For almost three decades, Jo-Ann Wilson has dedicated herself to improving the performance of America’s top eventing horses through sports massage.
In a sport like equestrian, an athlete’s progress can be slow. It can require years of arduous training and dedication to achieve the flawless execution needed to be a champion.
That’s one reason Jo-Ann Wilson’s role in the sport is truly unique: She can make a difference in seconds.
For 29 years, Jo-Ann has devoted her days to improving the performance of America’s top eventing horses through a unique sports massage therapy method that creates profound muscular change in her patients, allowing them to compete at the highest level.
“The results I can get are immediate,” says Wilson, U.S. Eventing Team Physio. “They’re not two days later. The rider gets on and they ride the horse and there’s the correction. … I’m still astounded by it. I love my job and the results are just amazing. And the riders will say it. ‘My god,’ one rider said to me, ‘you make my job so much easier.’”
Manipulating Muscles and Mechanics
As Jo-Ann explains, a tight muscle creates resistance to motion. And for a horse to perform well in all three disciplines — dressage, cross-country and show jumping — their muscles must be loose, fluid and synchronized throughout the body. The slightest bit of tightness creates resistance which can cause a horse to compromise balance or hit a rail — disastrous when a fraction of an inch can mean the difference between first place and runner-up.
“We want the best score we can get,” Jo-Ann says. “So, I evaluate muscle function. It’s my job to make sure that the horses are muscularly and mechanically efficient. The ultimate goal is that the horse is totally synchronized from back to front … so that every muscle is firing and releasing in perfect timing like the pistons in an engine. The easier they can move, the better they can perform.”
Jo-Ann also has a human massage therapy practice, and she says the principles are much the same for people as they are for horses.
“If you bring it back to yourself, it’s the same for the horse,” she says. “It’s the freedom of motion that gives you a good performance. If you’ve got a stiff neck and you’re dancing or something, you may not be as free or fluid. You can do it — you can dance — but you can’t do it that well.”
Discovering Her Passion
Jo-Ann’s introduction to the world of equine massage therapy came in the mid-1970s, when her own horse was struggling to perform well.
“I had a jumper that kept knocking rails,” Jo-Ann recalls. “So, I called this man named Jack Meagher,” who was formerly the U.S. Eventing Team’s sports therapist. “Jack came while I was working and left a note that said: ‘Back was sore; that’s why he was knocking the rail. Don’t use this pad anymore.’”
Though she was initially skeptical of the diagnosis, Jo-Ann rode her horse without the pad, and all of their jumps were clean.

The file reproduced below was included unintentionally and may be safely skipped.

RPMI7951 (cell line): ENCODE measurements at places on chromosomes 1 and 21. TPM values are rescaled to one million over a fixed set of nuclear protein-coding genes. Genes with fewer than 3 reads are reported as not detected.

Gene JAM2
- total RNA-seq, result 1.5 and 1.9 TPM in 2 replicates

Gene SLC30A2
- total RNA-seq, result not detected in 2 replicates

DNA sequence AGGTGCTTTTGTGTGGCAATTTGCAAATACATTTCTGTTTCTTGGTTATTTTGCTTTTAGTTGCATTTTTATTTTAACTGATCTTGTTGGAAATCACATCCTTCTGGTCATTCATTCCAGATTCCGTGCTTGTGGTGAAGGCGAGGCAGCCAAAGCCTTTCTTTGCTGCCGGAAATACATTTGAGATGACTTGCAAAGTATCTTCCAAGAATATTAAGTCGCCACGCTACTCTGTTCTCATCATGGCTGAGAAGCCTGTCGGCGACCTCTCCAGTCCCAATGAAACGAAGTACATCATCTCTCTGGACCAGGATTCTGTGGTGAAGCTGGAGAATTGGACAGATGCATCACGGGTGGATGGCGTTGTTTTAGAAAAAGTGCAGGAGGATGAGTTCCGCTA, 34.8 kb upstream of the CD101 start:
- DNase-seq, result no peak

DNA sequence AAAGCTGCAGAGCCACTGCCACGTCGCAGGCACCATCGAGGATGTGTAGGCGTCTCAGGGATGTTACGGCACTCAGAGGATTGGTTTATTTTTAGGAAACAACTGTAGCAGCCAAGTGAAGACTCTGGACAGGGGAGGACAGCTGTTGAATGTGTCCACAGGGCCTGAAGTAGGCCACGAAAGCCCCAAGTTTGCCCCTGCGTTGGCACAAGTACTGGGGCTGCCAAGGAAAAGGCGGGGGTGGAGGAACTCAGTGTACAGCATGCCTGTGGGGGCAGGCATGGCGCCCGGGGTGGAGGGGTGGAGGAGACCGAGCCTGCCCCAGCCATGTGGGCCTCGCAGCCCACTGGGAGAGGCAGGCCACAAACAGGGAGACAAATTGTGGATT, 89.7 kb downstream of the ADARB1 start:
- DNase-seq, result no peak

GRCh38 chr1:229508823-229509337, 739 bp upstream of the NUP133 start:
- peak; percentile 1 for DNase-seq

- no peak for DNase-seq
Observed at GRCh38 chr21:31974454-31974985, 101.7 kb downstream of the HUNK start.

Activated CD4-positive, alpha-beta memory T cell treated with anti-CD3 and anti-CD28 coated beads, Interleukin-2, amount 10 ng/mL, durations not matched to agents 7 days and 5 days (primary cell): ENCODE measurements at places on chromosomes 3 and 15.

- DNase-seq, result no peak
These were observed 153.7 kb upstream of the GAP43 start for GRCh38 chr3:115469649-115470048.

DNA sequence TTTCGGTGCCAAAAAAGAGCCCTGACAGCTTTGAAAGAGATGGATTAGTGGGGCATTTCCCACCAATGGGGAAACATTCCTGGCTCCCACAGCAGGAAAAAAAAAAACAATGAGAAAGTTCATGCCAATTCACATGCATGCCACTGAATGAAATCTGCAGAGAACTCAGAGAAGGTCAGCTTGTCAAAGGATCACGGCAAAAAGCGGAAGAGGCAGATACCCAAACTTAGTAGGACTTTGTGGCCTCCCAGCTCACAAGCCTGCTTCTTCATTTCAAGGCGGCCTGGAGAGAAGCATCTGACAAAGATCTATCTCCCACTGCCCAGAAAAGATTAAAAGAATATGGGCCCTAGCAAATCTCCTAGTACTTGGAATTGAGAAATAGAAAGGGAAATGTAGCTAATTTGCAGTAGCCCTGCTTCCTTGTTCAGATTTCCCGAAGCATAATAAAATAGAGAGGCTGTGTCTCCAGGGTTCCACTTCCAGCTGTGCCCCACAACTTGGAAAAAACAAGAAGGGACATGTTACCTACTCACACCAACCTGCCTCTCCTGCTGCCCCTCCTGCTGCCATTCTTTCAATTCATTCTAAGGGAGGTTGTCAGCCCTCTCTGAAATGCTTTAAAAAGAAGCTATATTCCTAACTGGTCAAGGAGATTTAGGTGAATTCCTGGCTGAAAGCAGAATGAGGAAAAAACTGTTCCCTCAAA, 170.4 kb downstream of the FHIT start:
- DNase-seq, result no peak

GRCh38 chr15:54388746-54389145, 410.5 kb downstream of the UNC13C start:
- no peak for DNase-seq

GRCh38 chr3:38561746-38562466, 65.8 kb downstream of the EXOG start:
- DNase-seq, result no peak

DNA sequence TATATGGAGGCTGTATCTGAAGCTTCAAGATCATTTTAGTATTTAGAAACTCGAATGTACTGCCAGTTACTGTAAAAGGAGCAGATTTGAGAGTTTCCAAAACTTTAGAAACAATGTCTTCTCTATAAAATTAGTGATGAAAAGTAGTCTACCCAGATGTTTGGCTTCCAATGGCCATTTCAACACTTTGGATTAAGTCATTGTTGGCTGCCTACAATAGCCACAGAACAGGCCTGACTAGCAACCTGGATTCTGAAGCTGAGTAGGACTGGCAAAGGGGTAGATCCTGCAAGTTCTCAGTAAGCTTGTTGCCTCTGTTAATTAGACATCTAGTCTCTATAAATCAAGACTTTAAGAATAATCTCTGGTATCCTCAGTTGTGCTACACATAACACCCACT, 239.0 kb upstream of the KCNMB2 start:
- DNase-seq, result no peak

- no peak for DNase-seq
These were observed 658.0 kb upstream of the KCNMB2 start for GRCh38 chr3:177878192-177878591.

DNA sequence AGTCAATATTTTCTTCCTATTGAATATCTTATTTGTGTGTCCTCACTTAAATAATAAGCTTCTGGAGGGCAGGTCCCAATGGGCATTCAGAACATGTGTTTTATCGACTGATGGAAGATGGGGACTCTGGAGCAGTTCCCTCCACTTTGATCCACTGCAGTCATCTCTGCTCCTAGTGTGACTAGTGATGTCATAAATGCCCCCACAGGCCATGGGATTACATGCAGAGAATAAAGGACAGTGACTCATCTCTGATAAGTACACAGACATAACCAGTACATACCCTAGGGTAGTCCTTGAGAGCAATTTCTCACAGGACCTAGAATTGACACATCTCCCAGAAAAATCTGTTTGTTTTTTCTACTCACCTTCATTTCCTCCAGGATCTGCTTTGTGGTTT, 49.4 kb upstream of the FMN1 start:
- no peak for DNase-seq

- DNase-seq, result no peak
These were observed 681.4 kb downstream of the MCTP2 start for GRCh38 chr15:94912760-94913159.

“It was fascinating to me,” she says. “After that, I’d leave work early to meet up with Jack when he worked on my horse.”
The more she learned, the more Jo-Ann became interested in transitioning her own career path out of healthcare administration and into the equine industry. She went to massage school and began to develop a partnership with Jack, studying with him for 15 years.
Together they founded Wilson Meagher Sports Therapy, a successful practice dedicated to sports massage therapy for equine athletes.
Supporting Your Team’s Success
Since Jack’s death in 2005, Jo-Ann has continued to share Jack’s healing philosophy through training programs and educational outreach seminars in addition to her work with the U.S. Team, which requires her to travel extensively to major competitions and support the health of the equine athletes.
The physical demands of eventing are extremely rigorous. “There’s very little recovery time between the three disciplines,” Jo-Ann explains. “So, it’s my job to make sure that the horse is accurate, flexible and responsive to the rider’s requests. We want them to be able to feel balanced and coordinated, have their reflexes, be safe and have stamina and endurance.”
Most recently, Jo-Ann accompanied the Eventing Team to Lima, Peru, for the Pan American Games. There, Jo-Ann would work on horses twice a day, often watching them walk and consulting with their riders.
“The Pan Ams were great,” she says. And that’s no exaggeration—Your Team came away with a plethora of medals. Long-time eventing legend Boyd Martin rode Tsetserleg to win an individual gold medal, followed by teammate Lynn Symansky on RF Cool Play for the silver. In the team eventing competition, Team USA took home the gold, led by Boyd, Lynn, Doug Payne on Starr Witness and Tamie Smith on Mai Baum.
“I was aiming for the gold medal,” Jo-Ann says with a laugh. “That was my intention, and that’s what we did!”